*Starred Review* One hundred years after the death of Dunbar, he is most remembered for his poem "We Wear the Mask," evoking the balance required of blacks to survive and prosper in nineteenth-century America. This collection of 103 of Dunbar's short stories written between 1890 and 1905, including well-known pieces and many that have gone out of print, allows readers to see how the first African American writer to enjoy huge success evolved as a writer. The son of former slaves, Dunbar balanced the desire for a commercially successful career as a writer and the desire to tackle racial stereotypes. The first story he sold was a western tale with all white characters, part of his attempts to write outside of race issues. This collection also includes powerful stories of lynching, politics, religion, and social and interracial relationships--the broad spectrum of black life in America. In the introduction, the editors place Dunbar in the context of other contemporary writers, including Mark Twain and Charles Chestnutt, writers of sharp social commentary and possessing an adroit eye for human foibles. This is a valuable collection for readers interested in Dunbar and his place in African American and American literature. Vanessa BushCopyright © American Library Association. All rights reserved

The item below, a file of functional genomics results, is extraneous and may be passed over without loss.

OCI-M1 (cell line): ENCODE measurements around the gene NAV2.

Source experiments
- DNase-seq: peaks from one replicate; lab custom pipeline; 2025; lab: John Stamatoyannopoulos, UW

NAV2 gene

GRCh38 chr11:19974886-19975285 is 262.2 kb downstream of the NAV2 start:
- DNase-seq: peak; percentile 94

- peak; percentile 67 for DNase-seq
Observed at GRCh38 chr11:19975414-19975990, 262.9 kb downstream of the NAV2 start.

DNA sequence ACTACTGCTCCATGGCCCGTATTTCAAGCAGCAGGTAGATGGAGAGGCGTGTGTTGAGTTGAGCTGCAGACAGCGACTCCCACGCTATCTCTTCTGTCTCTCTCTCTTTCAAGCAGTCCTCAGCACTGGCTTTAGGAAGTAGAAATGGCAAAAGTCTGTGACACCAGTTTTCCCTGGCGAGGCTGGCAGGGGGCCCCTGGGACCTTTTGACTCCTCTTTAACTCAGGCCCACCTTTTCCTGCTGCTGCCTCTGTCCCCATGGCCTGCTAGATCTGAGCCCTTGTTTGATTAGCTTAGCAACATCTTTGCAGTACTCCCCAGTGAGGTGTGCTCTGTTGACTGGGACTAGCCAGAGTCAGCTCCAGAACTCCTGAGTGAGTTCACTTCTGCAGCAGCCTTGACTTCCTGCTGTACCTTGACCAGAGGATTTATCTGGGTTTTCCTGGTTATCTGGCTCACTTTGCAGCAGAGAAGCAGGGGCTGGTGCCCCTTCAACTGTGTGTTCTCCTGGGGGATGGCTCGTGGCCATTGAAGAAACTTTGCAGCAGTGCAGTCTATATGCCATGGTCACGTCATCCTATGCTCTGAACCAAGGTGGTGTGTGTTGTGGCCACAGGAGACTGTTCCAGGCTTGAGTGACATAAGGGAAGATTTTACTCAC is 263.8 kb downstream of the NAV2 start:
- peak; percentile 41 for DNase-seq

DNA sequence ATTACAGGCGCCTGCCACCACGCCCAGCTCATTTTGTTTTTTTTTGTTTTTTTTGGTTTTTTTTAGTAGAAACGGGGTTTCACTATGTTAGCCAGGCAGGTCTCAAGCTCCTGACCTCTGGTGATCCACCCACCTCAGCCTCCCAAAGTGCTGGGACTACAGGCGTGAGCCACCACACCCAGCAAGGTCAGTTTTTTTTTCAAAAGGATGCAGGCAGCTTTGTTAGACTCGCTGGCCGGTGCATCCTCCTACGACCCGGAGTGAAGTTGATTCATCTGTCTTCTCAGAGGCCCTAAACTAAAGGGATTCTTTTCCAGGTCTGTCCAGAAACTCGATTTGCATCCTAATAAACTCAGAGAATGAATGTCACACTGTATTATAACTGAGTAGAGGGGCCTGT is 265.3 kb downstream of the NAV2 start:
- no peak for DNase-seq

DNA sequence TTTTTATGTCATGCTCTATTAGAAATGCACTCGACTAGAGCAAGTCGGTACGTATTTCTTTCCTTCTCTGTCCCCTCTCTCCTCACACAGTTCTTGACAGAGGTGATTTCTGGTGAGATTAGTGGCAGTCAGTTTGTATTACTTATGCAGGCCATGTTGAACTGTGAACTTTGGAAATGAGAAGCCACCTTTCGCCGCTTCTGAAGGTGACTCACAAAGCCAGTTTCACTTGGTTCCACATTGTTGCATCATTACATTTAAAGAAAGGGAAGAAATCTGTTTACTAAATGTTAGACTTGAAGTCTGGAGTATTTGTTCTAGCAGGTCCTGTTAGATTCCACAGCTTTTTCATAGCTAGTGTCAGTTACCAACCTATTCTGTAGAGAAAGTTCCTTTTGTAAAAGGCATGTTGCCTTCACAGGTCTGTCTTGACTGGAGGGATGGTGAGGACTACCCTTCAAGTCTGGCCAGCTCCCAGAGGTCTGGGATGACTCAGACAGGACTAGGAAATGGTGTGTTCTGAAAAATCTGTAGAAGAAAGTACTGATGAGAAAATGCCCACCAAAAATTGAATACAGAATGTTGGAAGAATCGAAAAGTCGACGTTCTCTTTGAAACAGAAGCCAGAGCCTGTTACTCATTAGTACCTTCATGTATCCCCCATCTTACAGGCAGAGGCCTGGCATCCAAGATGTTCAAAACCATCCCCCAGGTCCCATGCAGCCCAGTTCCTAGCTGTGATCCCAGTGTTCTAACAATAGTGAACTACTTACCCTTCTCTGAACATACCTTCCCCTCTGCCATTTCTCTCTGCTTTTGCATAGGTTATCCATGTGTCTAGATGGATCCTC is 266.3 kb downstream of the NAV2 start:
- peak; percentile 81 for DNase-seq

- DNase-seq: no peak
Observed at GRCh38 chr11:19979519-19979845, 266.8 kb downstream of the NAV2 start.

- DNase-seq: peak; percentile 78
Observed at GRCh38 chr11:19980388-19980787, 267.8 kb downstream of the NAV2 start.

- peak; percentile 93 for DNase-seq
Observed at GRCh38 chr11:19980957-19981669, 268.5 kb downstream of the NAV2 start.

About the Author
The son of former slaves, Paul Laurence Dunbar was one of the most prominent and publicly recognized figures in American literature at the turn of the twentieth century. Thirty-three years old at the time of his death in 1906, he had published four novels, four collections of short stories, and fourteen books of poetry, not to mention numerous songs, plays, and essays in newspapers and magazines around the world. THE EDITORS---Gene Jarrett is an assistant professor of English at the University of Maryland, College Park. He is co-editor (with Henry Louis Gates Jr.) of a forthcoming anthology, New Negro Criticism: Essays on Race, Representation, and African American Culture. Thomas Morgan is a lecturer at the University of Tennessee, Knoxville. His research and teaching interests focus on critical race theory in late-nineteenth century American and African American literature, specifically as it applies to the politics of narrative form.